The star rating would be completely removed from your listing. I would expect this to impact your click-through rate (CTR) a fair bit.
It Is First Recommended to Investigate How the Markup Has Been Added
Has the markup been added only on specific pages, or has it been inserted within the <head> of the site?
If it has literally been added to every page, then this is just a ticking time bomb for when the spam team penalizes the site.
If it has been carefully placed on certain pages, which is still in violation of Google’s guidelines, then this will still require some changes.
For instance, a common error that has started to appear in Google Search Console is for pages that do not provide a mechanism for submitting a review when they are marked up.
This error, along with others, can be found within Google’s guidelines in the ‘common structured data errors’ section.
How Is This Rich Snippet Impacting the CTR for the Site?
If possible, it’s always helpful to assess the sites CTR within Google Search Console pre and post when the site received the rich snippets.
If the site was previously using rank tracking (like with SEMrush), you’ll be able to see if the star rating was historically a component of the ranking page.
If you know the exact day when the rich snippets started appearing, you can do a comparison of the CTR and how that impacts traffic.
If there was an improvement in CTR (and rankings remained unchanged), then it’s safe to say you can remove the incorrect review markup. If the CTR performed drastically better with the rich snippet, then it becomes a bit more tricky.
Making All the Changes at Once, Rather Than Slowly
If you’re looking to correct the issues immediately and still attempt to have the rich snippets showing for your site, then there’s definitely a right and wrong way of doing this.
Making changes on a single page at a time, then waiting for Google to index that page again, may only bring unnecessary attention to your site.
Instead, make all the fixes immediately (whether that be adding a review button or using AggregateRating correctly), and then wait for Google to re-index everything naturally.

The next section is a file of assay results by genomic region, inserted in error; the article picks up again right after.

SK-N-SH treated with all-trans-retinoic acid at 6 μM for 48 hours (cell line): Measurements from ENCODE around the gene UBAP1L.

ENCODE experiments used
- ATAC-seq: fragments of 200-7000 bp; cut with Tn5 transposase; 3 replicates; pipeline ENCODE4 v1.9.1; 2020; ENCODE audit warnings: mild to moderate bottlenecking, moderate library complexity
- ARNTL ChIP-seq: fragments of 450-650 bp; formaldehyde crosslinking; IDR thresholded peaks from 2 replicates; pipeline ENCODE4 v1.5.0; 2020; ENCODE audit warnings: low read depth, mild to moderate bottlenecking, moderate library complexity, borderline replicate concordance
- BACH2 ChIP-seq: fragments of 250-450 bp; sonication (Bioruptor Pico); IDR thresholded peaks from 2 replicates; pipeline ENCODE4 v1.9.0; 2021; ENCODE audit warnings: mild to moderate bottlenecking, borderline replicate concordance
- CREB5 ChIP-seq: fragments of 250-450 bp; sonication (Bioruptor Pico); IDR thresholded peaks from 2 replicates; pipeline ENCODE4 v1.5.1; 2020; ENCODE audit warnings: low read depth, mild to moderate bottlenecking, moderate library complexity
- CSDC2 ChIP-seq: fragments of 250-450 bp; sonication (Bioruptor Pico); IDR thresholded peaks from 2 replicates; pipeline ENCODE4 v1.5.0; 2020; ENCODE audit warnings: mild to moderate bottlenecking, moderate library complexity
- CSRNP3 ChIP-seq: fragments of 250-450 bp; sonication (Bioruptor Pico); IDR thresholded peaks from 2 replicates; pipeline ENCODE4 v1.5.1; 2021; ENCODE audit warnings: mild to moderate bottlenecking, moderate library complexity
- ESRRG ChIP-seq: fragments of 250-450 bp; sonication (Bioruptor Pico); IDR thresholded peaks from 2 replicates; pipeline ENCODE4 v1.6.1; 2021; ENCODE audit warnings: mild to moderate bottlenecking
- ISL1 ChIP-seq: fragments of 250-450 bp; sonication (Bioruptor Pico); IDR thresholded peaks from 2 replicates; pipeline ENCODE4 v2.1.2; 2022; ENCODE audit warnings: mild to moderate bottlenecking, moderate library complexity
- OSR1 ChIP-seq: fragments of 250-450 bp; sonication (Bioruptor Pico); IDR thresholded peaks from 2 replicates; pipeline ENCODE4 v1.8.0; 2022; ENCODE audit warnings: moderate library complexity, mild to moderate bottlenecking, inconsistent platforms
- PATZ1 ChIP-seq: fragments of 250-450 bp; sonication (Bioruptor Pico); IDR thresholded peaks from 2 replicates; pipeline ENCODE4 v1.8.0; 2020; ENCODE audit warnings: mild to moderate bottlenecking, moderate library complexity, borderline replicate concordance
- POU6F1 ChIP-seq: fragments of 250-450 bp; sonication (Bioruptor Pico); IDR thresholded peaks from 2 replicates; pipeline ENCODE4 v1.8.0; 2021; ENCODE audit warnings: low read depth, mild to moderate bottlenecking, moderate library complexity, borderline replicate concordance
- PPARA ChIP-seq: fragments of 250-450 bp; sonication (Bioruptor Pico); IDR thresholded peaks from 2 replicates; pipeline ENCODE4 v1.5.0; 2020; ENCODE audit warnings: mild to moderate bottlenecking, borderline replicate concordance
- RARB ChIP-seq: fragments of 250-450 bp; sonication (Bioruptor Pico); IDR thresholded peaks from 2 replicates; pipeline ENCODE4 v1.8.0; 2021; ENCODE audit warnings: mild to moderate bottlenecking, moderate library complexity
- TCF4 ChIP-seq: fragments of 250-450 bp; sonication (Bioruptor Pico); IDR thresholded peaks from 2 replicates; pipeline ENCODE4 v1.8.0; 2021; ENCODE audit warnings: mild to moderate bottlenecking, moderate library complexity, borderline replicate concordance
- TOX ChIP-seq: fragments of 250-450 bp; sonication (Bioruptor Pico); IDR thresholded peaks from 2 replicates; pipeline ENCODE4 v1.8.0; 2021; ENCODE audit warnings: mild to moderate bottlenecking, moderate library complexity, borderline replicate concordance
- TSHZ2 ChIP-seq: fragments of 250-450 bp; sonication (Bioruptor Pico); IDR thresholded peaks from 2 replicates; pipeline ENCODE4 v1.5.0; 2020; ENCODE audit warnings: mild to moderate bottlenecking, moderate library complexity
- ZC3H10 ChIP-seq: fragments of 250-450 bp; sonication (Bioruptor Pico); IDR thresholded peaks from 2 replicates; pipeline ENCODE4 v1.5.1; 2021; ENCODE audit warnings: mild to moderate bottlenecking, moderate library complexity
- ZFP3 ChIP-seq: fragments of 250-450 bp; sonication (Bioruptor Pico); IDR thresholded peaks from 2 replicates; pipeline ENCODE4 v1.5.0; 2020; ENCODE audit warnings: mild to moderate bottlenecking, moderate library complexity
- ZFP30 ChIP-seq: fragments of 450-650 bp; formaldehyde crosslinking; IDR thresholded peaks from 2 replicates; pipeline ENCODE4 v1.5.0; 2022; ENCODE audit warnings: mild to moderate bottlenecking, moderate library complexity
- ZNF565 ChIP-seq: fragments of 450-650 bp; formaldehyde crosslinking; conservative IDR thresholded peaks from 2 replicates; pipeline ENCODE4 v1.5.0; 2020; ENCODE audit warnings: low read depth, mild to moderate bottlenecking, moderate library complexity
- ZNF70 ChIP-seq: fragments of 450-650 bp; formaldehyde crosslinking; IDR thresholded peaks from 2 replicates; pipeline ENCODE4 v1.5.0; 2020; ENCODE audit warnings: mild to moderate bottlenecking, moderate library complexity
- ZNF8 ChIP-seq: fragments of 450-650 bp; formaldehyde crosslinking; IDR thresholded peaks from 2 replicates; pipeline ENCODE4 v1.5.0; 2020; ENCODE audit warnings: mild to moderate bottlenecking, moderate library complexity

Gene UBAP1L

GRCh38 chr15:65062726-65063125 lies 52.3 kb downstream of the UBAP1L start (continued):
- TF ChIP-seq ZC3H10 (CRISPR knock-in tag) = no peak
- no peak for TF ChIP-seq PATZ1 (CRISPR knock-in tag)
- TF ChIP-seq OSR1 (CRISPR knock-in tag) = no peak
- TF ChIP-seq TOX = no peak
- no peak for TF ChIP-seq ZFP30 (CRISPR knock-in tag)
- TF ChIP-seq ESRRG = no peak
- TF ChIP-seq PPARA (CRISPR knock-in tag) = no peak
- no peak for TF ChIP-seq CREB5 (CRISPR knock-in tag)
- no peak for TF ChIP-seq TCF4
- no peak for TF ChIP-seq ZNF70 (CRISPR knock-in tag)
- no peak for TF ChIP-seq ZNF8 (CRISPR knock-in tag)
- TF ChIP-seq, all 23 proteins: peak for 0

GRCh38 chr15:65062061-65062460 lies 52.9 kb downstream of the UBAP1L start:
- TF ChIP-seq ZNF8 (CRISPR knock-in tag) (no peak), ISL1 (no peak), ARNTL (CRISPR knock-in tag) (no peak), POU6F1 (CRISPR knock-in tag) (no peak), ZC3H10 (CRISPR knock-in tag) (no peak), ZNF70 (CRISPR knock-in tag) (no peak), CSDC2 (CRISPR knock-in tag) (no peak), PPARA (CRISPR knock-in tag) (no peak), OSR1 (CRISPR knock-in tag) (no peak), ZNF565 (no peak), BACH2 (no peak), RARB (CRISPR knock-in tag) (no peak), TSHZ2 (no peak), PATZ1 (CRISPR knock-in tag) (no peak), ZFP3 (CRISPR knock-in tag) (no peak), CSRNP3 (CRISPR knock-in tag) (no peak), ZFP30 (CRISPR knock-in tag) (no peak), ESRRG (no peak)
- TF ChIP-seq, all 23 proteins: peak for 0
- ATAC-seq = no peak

* naturally as opposed to forcing a crawl using Google’s URL Inspection Tool (which is probably isn’t needed in this case).
What the Collective Intelligence of the Search Community Has Taught Me
Based on the written responses from the poll, along with some insight from members for the search community, there’s a lot to take on board.
Here are some of the main points:
1. Your Feelings Are Not a Ranking Factor
I believe it was Andrew Shotland who first coined this expression. This is generally said in response to making SEO decisions based on fact, rather than feeling.
When you’re faced with the decision to either keep or remove spammy elements completed by a previous provider, use your due diligence.
As Matt Green mentioned, it’s generally not a good idea to act on something just because you think it’s the “right” thing to do. We need to act because it’s going to help our client, in the most sustainable way.
2. Weigh up the Risks Involved & the Industry Your Client Is In
Having a bunch of keywords in your Google My Business listing name isn’t as risky as many other tactics in the spam world.
There, I said it.
Kyle Menchaca confirms this, by saying that he’s done tests where a new client with many locations has a spammy name and is doing really well for them. So far, his tests have pointed toward keeping it.
Google may enforce a hard suspension on your listing, but this is the worst case scenario, and it doesn’t seem to happen often without warnings.
Having product review markup implemented on incorrect pages can result in a spammy structured data penalty, where the rich snippets won’t show on any of your pages.
This is particularly troubling if you did do it correctly on some pages, but perhaps not as bad if you didn’t do it correctly at all.
As Marie Haynes said in response to the poll, it completely depends on the industry your client is in and the severity of the risks involved.
3. Figure out a Solution That’s in Your Clients Best Interest
Ultimately, you’re working for your client. So you can’t be negligent in your decision-making.
The long-term view should be to have your business name on your Google My Business listing as what customers refer to it in the real world, and review markup used for legitimate reviews generated by your site.
There is always a way to deal with issues correctly, but it’s best to be smart about it.
Try to keep these three areas and the points throughout this article in mind when dealing with a client who is breaking Google’s guidelines.
If this article has taught you anything, I hope it is to be more mindful in your decision-making.
- Local SEO: The Definitive Guide to Improve Your Local Search Rankings
- How to Analyze the Cause of a Ranking Crash
- Structured Data Google Penalties – 5 Mistakes to Avoid
Featured Image: Created by author, April 2019
All screenshots taken by author, April 2019